Today, we learn that the Prime Minister's attempts to sell the public his vision of the Big Society is to receive a relaunch. He denies this is because -- even one year on -- the idea has failed to catch on or "connect" with many voters. The general thought is that the Big Society is effectively the same as Margaret Thatcher's earlier claim that there was "no such thing" as society: reducing government by encouraging more local communities to volunteer and do the work that government once did. The idea is not simply that it's cheaper, but that services may be provided better. Details here.
It is curious that even the PM acknowledges -- if only indirectly -- that, in fact, the Big Society has not sufficiently taken hold in the public imagination. It is then all the more surprising that the Arts and Humanities Research Council (AHRC) continues to claim in its most recent delivery report for strategic research funding priorities in the arts and humanities for the next several years that the plan "will contribute" to the Big Society. In a recent statement, the AHRC Chief Executive said that, in his view, the Big Society is of "interest" to "us". This is despite nearly 4,000 academics signing petitions calling on the removal of the Big Society from the delivery plan which was supported by over 30 learned societies in genuinely unprecedented opposition.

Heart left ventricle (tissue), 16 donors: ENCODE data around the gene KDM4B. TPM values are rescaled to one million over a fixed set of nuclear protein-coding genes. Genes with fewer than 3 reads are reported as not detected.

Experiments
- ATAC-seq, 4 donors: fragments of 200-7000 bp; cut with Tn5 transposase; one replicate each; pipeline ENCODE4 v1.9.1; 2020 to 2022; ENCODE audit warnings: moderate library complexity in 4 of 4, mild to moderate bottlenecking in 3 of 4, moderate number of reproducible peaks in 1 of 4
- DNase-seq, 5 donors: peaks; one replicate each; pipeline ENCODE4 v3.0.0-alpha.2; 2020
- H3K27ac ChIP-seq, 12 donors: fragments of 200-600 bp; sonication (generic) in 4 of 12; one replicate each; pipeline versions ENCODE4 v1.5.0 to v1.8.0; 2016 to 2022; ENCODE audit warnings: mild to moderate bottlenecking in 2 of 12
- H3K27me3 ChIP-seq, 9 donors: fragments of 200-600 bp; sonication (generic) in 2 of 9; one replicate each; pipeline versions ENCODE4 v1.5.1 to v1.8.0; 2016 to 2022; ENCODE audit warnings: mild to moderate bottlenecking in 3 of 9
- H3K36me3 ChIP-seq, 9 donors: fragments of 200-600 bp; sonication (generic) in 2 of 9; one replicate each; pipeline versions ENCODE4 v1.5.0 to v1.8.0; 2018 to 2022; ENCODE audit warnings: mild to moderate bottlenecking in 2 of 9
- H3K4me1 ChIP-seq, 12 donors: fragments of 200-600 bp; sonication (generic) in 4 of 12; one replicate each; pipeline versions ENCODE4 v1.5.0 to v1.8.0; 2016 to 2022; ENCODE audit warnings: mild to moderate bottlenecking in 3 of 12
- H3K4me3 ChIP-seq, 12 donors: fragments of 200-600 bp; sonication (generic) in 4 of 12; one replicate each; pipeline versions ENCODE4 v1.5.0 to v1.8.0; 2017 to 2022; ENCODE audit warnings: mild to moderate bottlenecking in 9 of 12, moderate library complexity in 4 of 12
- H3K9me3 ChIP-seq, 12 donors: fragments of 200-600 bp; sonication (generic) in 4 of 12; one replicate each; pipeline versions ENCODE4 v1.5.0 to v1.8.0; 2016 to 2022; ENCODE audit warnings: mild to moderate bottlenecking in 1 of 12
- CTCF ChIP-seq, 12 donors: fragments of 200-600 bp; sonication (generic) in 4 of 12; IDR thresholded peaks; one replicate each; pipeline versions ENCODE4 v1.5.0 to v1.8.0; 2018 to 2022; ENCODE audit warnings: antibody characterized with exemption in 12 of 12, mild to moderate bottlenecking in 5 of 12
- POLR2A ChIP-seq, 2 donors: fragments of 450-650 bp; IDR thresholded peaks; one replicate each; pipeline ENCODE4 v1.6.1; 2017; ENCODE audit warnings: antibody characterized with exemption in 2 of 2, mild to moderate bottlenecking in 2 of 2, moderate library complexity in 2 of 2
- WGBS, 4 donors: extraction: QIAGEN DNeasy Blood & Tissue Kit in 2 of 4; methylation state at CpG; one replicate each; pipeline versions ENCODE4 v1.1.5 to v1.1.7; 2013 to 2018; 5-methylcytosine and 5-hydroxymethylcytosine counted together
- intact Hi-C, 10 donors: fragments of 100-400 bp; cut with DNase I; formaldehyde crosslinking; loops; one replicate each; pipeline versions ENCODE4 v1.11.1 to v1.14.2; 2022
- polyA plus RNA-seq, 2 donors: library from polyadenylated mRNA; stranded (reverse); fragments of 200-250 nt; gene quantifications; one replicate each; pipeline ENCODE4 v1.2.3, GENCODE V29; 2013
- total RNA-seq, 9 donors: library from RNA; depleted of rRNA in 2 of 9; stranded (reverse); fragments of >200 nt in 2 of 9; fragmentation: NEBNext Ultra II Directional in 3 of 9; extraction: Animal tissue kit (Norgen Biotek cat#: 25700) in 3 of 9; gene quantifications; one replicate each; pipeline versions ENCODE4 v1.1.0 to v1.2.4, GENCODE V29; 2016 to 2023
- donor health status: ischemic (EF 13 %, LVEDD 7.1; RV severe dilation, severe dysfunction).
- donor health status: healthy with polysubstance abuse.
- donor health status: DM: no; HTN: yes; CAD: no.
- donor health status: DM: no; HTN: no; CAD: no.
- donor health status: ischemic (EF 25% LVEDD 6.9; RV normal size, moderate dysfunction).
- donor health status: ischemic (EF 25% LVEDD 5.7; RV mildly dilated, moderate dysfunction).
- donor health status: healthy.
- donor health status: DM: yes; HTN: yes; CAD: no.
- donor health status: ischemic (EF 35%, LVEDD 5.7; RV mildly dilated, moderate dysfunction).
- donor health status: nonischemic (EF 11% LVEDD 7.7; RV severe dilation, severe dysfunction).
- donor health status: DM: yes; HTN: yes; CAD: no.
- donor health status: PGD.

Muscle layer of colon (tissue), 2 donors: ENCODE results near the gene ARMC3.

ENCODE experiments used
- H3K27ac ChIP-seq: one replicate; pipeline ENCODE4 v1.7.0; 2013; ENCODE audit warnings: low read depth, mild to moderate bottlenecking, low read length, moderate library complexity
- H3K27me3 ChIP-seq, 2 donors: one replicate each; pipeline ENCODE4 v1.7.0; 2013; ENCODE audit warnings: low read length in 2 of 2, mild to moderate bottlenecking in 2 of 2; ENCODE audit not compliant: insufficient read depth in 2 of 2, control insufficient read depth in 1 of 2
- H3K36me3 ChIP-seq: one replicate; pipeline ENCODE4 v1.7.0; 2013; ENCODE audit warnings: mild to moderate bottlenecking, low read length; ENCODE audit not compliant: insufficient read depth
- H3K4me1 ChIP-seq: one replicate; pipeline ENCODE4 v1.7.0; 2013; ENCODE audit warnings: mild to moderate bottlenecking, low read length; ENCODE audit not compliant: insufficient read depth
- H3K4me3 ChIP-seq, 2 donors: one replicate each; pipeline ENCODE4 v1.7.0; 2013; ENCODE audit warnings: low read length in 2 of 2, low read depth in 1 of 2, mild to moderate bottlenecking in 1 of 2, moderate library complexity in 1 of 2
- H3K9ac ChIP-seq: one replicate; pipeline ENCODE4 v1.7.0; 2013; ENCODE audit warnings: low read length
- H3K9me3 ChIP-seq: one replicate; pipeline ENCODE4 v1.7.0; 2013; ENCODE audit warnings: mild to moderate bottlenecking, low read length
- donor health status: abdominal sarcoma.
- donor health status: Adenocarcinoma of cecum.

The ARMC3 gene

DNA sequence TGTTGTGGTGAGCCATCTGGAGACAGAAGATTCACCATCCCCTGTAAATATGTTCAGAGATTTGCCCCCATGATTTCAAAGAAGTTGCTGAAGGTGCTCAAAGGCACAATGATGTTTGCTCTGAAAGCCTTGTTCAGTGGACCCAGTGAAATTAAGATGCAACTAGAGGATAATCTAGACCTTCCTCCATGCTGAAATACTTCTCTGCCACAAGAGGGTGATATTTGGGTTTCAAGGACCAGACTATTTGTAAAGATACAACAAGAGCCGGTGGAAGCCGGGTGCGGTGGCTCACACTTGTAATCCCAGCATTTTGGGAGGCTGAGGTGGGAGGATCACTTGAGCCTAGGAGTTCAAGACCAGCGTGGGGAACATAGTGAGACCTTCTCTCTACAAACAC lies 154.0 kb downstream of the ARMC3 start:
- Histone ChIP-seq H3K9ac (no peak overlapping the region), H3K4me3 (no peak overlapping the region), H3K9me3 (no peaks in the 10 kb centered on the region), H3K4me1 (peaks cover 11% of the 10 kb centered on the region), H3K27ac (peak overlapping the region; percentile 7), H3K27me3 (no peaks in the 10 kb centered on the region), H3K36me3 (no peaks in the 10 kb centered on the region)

Today's revelation is likely to only add further fuel to the view that the AHRC has got this badly wrong. Political campaign slogans have no place in research council delivery plans.